Putting The Incredible Accuracy Of Mechanical Wristwatches Into Perspective
by John Keil
One thing that blows my mind each and every time I think of it is the remarkable accuracy of mechanical wristwatches.
Internally, I shake my head a bit when I hear someone complain that his or her watch is off by a few seconds per day.
I know some of you are thinking, “Well, I paid thousands of dollars, I expect it to be dead accurate.” And while I understand that train of thought, try digesting this information and see if I can convince you to be a little bit less critical.
The rate of a mechanical wristwatch is measured in Hz (hertz). One Hz is equal to two vibrations or one full oscillation per second. An oscillation is one turn of the balance wheel in one direction and then back in the other.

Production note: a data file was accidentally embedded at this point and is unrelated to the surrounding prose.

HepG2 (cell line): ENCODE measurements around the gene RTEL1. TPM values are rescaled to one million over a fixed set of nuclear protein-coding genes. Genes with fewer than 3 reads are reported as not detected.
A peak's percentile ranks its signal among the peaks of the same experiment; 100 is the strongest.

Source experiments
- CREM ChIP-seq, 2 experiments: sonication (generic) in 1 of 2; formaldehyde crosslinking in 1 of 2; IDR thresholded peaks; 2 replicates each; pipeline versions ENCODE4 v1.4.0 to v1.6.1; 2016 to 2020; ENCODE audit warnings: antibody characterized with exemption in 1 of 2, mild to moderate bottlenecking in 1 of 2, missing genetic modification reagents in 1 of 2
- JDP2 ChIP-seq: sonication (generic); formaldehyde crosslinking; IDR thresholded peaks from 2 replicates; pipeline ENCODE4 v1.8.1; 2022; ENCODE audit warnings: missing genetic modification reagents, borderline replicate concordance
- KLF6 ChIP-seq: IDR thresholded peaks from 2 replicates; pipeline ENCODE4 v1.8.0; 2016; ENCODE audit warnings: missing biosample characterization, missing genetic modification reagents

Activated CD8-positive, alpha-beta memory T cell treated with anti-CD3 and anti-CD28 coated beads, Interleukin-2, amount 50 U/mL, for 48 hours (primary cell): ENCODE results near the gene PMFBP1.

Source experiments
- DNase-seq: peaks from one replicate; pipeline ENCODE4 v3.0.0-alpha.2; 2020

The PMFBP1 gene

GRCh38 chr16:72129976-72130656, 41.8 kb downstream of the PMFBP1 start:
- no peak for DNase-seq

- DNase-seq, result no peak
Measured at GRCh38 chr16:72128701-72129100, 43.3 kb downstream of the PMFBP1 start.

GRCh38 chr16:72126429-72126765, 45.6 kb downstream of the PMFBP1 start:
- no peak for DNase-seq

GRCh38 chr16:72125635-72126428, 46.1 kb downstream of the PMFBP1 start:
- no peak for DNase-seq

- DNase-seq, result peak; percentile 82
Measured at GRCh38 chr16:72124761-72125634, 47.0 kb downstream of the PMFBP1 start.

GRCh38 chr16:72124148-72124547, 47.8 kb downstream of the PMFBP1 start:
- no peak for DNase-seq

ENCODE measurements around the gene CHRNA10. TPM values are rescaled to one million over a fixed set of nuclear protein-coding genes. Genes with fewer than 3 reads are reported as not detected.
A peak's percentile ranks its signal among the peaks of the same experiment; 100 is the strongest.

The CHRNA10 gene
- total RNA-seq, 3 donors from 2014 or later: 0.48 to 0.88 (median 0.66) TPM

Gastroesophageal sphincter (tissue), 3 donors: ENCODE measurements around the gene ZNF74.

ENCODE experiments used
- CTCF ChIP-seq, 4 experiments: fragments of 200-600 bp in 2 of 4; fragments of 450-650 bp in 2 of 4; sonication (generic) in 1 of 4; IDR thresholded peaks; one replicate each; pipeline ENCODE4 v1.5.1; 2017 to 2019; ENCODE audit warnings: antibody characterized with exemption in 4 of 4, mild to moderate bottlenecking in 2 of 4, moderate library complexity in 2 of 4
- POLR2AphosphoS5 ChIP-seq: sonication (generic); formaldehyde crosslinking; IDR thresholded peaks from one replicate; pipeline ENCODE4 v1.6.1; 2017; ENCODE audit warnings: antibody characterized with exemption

This being easy enough to understand, the majority of today’s mechanical wristwatches function at 4 Hz or 28,800 vph (vph = vibrations per hour, sometimes called bph for beats per hour).
Let’s put that into perspective: 28,800 vph x 24 hours = 691,200 complete oscillations per day.
The current standard tolerance for a C.O.S.C.-certified chronometer wristwatch is +6 / -4 seconds per day. A six-second interval contains 48 vibrations. The C.O.S.C. (Contrôle Officiel Suisse des Chronomètres) is the official institute in Switzerland for testing the precision of wristwatches.
This means that, in the worst case, if a chronometer-certified watch is off by six seconds in a day, that’s six out of 86,400 seconds in a day (24 hours x 60 minutes x 60 seconds).
Therefore, a C.O.S.C.-certified chronometer is 99.9930556 percent accurate at its worst!
And just imagine this, too: many of these incredible machines were designed and created more than a century or two ago without the aid of computers and modern technology.